As schools re-open, why government needs to focus on special education | The Financial Express

As schools re-open, why government needs to focus on special education

As physical activity is an integral part of special education, therapists opined that the closure of schools had led to deterioration in their academic performances.

As schools re-open, why government needs to focus on special education
Syllabus for special education is different from mainstream education.

Even as the education sector has managed to sail through during the on-going pandemic through online classes, it seems special education for children with disabilities (CWD) have been a challenge. “For special children with neurodiversity, online education is not possible. They require specific physical activities, human touch and training. In virtual medium, special children cannot grasp the content,” Nilanjana Rambothu, founder, director, Sunshine Autism Care Society, Rehabilitation Council of India (RCI) holder in special education told FE Education Online. She further added that during the pandemic, when schools were closed, more than children, parents had the most difficult time to cope up in fields of special education.  

As physical activity is an integral part of special education, therapists opined that the closure of schools had led to deterioration in their academic performances. “Due to schools being shut during Covid-19, children almost forgot the movements, which is essential for activity based learning. The dropout rates also increased exponentially as parents cannot understand their sensory needs,” Neha Singh, physiotherapist of special children, RCI holder in special education, said.

Although ed-tech platforms are believed to have played an important role in revamping the education system through online classes, it however had failed to address the needs of these students. “Ed-tech platforms cannot help the children with special needs. There has to be one-on-one interaction for them. It will take a lot of time to bring them back to school again,” Mona Lisa Bal, chairperson, KiiT International School said.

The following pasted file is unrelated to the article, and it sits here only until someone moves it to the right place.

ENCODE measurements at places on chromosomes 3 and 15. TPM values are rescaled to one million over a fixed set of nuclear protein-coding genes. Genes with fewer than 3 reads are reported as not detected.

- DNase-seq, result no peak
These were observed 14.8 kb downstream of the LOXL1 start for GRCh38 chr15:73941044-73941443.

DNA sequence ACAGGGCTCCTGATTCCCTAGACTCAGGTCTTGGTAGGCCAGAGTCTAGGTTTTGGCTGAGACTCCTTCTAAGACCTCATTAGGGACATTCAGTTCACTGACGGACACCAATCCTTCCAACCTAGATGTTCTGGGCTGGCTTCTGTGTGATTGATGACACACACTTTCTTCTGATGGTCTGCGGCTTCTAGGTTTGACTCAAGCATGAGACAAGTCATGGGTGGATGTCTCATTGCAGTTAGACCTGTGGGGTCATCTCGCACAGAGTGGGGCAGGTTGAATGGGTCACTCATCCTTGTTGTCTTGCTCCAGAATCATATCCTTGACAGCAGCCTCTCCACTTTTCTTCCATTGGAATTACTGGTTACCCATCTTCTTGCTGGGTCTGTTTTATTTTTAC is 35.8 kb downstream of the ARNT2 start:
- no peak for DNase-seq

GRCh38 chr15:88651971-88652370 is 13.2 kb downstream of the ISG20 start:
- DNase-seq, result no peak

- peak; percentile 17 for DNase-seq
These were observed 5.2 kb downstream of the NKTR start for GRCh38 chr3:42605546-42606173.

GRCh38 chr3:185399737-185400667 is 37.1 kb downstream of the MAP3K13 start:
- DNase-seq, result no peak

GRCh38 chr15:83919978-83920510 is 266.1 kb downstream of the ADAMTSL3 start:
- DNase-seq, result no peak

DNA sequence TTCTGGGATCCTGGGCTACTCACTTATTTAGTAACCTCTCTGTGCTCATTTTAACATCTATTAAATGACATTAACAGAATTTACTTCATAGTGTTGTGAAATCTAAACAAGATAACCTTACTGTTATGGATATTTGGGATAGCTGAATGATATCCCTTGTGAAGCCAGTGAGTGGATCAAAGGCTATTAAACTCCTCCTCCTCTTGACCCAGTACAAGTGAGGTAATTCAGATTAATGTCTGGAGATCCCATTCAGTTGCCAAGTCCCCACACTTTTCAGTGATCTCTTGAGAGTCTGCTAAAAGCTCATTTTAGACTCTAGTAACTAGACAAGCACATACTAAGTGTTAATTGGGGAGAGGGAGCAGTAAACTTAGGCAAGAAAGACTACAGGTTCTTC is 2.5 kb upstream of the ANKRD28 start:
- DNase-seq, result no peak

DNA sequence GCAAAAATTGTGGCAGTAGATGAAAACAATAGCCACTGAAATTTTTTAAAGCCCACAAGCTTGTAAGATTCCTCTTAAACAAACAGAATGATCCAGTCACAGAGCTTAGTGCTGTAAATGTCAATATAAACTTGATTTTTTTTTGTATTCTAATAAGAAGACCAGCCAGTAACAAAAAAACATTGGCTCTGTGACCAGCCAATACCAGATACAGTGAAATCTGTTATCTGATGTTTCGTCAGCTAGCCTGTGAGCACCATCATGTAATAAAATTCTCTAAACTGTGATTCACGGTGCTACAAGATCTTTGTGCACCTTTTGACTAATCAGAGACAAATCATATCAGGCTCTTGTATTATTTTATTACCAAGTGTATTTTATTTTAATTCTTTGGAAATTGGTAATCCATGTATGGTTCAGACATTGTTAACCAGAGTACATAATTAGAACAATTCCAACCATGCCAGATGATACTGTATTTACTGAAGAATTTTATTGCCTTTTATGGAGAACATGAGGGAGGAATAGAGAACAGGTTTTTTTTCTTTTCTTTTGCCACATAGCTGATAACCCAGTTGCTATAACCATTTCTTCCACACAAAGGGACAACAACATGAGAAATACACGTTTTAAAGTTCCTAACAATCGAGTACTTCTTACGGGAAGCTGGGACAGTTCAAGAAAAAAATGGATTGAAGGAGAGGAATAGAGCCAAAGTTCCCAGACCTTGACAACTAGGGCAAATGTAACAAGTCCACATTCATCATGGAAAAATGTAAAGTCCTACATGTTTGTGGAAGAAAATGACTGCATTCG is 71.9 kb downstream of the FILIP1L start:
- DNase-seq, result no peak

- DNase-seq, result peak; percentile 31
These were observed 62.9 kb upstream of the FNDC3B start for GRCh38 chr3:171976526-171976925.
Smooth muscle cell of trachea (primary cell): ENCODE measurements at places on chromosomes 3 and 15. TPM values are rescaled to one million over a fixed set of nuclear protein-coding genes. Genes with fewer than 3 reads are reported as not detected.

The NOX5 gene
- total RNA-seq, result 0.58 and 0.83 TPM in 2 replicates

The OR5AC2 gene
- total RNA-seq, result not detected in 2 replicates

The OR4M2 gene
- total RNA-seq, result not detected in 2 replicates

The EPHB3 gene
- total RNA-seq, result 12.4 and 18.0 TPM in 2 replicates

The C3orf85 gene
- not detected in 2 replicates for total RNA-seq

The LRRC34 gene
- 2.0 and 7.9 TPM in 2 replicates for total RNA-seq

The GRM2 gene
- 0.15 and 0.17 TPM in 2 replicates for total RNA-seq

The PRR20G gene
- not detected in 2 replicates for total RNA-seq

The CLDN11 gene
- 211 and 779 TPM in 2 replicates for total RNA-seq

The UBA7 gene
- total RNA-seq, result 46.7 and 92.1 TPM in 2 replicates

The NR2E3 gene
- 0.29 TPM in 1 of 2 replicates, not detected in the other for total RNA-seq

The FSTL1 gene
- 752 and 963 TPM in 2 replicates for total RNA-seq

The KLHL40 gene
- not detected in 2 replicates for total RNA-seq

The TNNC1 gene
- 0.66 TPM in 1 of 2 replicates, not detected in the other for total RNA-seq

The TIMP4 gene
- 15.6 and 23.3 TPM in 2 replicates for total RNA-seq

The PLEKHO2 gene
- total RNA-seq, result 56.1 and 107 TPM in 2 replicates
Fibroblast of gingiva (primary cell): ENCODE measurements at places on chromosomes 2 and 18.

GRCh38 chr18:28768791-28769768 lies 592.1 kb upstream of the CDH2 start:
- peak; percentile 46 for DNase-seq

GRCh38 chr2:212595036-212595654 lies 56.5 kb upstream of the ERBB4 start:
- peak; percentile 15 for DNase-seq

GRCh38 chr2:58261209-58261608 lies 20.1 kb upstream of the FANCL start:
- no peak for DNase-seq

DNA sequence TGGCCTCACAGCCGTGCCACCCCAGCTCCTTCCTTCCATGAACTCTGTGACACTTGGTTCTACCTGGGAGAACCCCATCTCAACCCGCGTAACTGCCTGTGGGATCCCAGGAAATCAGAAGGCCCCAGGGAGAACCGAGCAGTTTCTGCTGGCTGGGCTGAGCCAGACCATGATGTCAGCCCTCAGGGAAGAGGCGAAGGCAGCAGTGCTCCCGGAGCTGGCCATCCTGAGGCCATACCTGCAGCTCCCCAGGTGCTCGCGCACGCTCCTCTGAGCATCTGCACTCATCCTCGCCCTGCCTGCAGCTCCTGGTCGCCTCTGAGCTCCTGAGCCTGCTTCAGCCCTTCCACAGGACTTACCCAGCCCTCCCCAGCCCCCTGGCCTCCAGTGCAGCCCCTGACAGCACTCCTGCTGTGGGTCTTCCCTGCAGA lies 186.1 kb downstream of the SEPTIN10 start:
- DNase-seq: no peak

Interestingly, according to industry experts, the course curriculum provided by the government is not sufficient to teach special children in our country. “CBSE curriculum for disabled children is not enough for their training. Every special child has different and individual problems,” Bal said. Rambothu further explained that special education is not taught in mainstream teachers’ curriculum, such as Bachelors of Education (BEd), which further acts as a barrier. “Programmes suggested by the department of special education cells are delivered through collaborations with NGOs. These programmes do not involve any curriculum based learning, as they only talk about policies,”  she explained. 

Around 75% of children with disabilities (CWD) in India do not attend any educational institute in their lifetime, revealed a recent UNESCO report. According to experts, the reason behind this is the lack of special educators, awareness, and special education literacy.  “Special educators are not given as much priority and respect as normal teachers get in our society. They are mostly poor people who need money. During the pandemic, there was hardly any government aid provided to these people, and thus it eventually created a scarcity of special educators as they are not ready to join back while schools are reopened,” Rambothu explained. 

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